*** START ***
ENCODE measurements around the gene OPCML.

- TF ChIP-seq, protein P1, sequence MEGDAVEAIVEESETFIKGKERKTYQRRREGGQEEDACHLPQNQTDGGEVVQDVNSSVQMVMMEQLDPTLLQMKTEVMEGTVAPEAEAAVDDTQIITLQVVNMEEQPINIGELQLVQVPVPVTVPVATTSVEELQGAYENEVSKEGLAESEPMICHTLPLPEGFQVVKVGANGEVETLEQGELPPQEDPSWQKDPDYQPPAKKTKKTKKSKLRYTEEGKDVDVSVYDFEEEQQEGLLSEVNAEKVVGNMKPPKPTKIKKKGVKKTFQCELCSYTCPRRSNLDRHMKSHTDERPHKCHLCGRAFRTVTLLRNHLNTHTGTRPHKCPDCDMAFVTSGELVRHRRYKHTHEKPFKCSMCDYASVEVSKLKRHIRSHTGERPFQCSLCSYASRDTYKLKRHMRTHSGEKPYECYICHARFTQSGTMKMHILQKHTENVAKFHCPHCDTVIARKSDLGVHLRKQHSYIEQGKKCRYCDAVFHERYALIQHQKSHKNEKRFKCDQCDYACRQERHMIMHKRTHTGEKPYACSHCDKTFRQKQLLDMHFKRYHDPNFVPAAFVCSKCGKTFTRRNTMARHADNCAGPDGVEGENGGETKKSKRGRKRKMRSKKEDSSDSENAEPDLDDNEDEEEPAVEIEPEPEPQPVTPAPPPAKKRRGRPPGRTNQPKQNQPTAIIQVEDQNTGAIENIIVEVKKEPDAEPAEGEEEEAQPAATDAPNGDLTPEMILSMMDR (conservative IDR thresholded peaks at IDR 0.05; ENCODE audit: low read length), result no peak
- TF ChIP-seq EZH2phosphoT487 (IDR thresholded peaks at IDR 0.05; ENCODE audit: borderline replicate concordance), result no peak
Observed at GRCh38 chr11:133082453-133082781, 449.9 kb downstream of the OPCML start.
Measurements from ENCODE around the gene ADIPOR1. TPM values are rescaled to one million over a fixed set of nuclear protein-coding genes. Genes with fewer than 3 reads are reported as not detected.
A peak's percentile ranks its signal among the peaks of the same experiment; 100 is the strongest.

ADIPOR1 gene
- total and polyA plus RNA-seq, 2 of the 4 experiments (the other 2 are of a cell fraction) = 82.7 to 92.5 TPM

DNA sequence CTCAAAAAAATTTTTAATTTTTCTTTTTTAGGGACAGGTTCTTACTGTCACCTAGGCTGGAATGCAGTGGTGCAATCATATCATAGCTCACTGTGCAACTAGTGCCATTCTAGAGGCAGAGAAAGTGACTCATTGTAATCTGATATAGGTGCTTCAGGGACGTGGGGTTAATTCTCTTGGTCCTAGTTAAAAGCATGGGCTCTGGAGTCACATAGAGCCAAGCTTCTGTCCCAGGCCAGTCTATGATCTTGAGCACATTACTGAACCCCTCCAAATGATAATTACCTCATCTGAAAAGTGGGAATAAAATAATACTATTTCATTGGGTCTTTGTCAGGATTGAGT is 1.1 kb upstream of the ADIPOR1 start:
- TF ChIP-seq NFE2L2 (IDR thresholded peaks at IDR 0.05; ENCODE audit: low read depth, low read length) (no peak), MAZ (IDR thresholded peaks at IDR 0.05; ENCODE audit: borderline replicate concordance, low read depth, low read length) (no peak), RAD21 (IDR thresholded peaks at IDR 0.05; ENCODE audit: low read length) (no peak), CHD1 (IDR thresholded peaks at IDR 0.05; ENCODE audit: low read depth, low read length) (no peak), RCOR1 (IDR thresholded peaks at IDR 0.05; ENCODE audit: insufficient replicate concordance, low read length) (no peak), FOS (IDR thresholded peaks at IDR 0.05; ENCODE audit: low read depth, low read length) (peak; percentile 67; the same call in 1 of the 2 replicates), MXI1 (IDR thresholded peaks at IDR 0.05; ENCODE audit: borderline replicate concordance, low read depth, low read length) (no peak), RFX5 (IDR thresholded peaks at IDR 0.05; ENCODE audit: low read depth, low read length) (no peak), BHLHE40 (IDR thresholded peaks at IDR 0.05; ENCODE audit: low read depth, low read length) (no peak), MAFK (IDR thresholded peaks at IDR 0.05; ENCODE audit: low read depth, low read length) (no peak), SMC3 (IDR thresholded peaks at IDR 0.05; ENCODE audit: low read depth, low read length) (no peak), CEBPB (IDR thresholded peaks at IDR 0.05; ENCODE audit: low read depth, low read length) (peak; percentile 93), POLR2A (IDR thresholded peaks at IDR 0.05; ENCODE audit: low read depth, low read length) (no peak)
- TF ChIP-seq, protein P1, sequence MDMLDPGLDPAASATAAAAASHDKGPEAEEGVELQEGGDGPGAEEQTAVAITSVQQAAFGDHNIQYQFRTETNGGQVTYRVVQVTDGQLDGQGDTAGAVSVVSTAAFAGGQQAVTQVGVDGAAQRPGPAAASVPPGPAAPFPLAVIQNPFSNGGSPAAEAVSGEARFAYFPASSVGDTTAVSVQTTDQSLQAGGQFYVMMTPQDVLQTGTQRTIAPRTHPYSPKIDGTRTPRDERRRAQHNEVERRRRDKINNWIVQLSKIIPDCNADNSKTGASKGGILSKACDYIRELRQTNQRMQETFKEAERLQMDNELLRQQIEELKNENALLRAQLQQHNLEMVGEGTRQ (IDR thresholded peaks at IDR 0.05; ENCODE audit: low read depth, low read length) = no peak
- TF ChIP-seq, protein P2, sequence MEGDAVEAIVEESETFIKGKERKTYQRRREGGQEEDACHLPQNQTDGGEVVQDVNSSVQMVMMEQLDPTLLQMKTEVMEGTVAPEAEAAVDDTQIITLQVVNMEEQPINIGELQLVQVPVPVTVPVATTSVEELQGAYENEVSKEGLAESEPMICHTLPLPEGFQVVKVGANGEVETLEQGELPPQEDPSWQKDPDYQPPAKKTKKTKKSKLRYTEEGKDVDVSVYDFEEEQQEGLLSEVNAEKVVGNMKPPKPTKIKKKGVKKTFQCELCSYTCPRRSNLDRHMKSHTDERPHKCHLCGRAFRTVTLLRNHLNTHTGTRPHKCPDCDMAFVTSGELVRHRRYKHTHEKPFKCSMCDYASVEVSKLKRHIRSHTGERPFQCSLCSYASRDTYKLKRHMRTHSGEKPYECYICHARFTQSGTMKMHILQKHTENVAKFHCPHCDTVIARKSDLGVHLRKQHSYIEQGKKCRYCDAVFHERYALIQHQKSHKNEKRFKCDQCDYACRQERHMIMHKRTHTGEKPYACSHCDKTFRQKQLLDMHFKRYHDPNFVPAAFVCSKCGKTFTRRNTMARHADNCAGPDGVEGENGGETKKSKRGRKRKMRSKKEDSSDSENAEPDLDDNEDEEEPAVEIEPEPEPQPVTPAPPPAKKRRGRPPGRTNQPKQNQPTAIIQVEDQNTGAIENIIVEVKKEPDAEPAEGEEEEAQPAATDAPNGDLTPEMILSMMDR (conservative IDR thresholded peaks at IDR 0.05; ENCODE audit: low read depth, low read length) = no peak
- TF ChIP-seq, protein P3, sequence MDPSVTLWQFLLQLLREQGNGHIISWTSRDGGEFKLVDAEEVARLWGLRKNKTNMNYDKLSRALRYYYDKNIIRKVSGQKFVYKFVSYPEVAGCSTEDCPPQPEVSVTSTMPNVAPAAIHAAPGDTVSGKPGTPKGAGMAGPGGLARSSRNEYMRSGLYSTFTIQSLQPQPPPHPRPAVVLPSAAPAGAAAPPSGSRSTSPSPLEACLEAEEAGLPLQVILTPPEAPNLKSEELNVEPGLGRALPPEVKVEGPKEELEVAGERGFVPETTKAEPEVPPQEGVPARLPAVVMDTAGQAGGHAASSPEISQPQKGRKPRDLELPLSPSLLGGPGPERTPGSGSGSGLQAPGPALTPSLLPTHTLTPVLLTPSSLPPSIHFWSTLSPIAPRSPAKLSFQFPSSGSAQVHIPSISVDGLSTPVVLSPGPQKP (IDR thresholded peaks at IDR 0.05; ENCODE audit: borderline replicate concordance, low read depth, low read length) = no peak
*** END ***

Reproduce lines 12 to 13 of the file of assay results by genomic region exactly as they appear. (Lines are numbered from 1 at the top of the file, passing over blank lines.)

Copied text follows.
- TF ChIP-seq, protein P2, sequence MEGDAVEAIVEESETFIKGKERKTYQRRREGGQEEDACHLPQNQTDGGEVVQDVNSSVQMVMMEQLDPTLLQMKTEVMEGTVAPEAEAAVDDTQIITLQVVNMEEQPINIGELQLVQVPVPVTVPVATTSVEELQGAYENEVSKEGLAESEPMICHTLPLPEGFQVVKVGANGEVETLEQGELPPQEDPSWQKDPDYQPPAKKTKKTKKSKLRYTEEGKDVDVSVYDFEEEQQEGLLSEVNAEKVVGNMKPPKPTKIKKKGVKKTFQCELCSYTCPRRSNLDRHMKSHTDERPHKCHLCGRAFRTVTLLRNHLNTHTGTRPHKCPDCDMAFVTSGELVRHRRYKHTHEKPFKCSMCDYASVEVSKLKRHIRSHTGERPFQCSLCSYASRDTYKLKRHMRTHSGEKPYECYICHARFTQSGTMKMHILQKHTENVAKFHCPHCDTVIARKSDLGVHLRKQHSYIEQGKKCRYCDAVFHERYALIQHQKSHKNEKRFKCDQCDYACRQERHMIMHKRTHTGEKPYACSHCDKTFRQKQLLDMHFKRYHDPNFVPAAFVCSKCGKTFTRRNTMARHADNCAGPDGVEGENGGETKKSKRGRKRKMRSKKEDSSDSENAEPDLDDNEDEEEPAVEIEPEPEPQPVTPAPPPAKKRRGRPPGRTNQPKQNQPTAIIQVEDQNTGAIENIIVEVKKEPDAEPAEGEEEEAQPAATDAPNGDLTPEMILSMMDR (conservative IDR thresholded peaks at IDR 0.05; ENCODE audit: low read depth, low read length) = no peak
- TF ChIP-seq, protein P3, sequence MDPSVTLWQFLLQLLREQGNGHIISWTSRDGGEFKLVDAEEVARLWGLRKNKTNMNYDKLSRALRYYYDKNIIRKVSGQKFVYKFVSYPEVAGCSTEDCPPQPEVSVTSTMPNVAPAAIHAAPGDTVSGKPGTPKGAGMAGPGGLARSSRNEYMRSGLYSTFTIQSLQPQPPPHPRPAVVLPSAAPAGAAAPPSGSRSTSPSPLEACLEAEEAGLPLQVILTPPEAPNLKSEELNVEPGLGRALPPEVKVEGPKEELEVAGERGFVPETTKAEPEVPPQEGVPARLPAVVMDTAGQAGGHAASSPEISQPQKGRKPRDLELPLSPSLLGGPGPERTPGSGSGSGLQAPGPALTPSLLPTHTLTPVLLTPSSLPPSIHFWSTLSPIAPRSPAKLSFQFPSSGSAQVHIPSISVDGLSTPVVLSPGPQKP (IDR thresholded peaks at IDR 0.05; ENCODE audit: borderline replicate concordance, low read depth, low read length) = no peak